If you’re looking for technology with a fast time to market, you can exclude most vehicles and mobility tech. And if you’re waiting for a ride in a hyperloop? Don’t hold your breath.
I’ve been writing about hyperloop tech for nearly ten years. Much of the innovation is happening behind the scenes. It’s partnerships and pathways, rules and regulations, and in the case of tech — it’s most often R&D in stealth mode.
Every so often, a company will send over illustrations or videos made in CGI of what the hyperloop will look like in practice, but there’s not usually all that much to go on.
So, when news hit last month that Virgin Hyperloop was abandoning its effort to be the first people carrier, as well as laying off over 100 staff, I can’t say I was that surprised, having previously ranked the company more for its hype and PR than its actual substance.
From hype to hyperloop fail
In November 2020, Virgin Hyperloop successfully launched a two-seat prototype ridden by two staff members. The hyperloop traveled 500 meters, reaching 172 kilometers per hour within 6.25 seconds.
The company claimed to have carried out over 500 tests in Las Vegas and released a new explainer video on Twitter.
But then, last month, we saw that the dream had pivoted from people to cargo, with the decision attributed to the supply chain and logistical challenges caused by COVID-19 over the last couple of years.
Perhaps the most significant push was the departure of CEO and co-founder Josh Giegel after seven years at the company in October last year.
The Senior Vice President of Engineering, Steven Hobart, left just a few months earlier after a 6-month stint.
Short stays are not uncommon in the world of autonomous vehicles, eVTOLs, and hyperloops, but retrenching over 100 staff just months later shows a fundamental flaw in the financing and execution of hyperloop’s people-carrying dream.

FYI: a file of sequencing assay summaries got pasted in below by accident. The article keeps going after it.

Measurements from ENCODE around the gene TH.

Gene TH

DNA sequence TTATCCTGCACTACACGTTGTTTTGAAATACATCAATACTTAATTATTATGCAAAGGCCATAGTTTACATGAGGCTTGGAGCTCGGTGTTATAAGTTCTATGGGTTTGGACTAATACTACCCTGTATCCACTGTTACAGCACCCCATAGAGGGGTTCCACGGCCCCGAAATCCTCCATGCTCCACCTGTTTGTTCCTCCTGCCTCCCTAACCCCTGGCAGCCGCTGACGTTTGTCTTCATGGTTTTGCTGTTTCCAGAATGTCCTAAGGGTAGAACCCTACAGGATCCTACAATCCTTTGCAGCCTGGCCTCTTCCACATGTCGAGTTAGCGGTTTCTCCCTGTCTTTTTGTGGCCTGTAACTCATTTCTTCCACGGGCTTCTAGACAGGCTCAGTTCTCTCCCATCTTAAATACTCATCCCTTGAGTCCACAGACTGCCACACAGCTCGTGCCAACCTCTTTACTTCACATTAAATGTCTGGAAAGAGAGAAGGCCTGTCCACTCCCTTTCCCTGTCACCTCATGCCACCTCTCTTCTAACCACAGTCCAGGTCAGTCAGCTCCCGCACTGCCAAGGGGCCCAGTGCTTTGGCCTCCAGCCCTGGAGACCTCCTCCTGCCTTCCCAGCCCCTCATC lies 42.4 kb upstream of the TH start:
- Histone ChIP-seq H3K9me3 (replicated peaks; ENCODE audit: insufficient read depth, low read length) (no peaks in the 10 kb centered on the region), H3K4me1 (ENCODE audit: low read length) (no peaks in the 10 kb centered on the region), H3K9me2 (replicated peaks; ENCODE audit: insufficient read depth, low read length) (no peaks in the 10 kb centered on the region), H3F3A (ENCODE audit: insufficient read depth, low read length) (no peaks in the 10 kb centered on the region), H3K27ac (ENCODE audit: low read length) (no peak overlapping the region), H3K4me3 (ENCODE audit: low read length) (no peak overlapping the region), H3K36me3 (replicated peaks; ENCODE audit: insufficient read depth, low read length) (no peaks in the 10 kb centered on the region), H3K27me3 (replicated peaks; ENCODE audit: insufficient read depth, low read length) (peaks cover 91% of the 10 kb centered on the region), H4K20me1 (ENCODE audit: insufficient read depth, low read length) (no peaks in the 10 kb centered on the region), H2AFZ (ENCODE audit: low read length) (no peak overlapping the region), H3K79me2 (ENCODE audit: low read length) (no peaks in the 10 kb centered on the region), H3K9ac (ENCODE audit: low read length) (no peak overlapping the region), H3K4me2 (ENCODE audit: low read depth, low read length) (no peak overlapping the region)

Fortunately, Virgin had presciently founded another hyperloop company under its umbrella: DP World Cargospeed systems. This had a mission to deliver time-critical goods like medical supplies and vaccines.
Much like with drones and eVTOLs, cargo deliveries are far more manageable than people-carrying when it comes to laws and regulations, and it’s no surprise that DP World can accelerate the launch of a commercial hyperloop.
What does the end of Hyperloop One mean for rural hyperloops?
But the question is what the end of the Virgin Hyperloop One (at least in its current form) means for global development and infrastructure plans.
Hyperloop had committed to routes in Dubai, India (between Mumbai and Pune), and in the US, North Carolina, and Texas.
Unfortunately, there’s no evidence that the company was already boring tunnels or creating above-ground infrastructure, beyond test track approval on the Mumbai Pune route.
I wish there had been, as it could have paved the way for their competitors in these regions where public transport is often cast aside by prioritizing road infrastructure.
Digging holes or establishing foundations would have helped attract other hyperloop competitors to the area. Will DP take over the planned Virgin Hyperloop One routes for freight delivery? It’s unclear, as its interest has been firmly in the Middle East.
Could there have been another way?
I’m thinking of the work of Polish hyperloop company Nevomo, who rather sensibly focused on developing MagRail transportation tech which upgrades existing railway infrastructure at speed with the capacity to transform it into a vacuum hyperloop later. It’s an extremely clever business model when considering that each iteration has something tangible to offer.
But the cutbacks at Virgin One leave us with more questions than answers. Just another delay to getting people into hyperloops.
All transport companies have been hit hard over the last couple of years. The question will be whether DP or another provider will agree to reinvigorate the hyperloop in India. Or will it be just another (excuse the pun) pipe dream in innovation?
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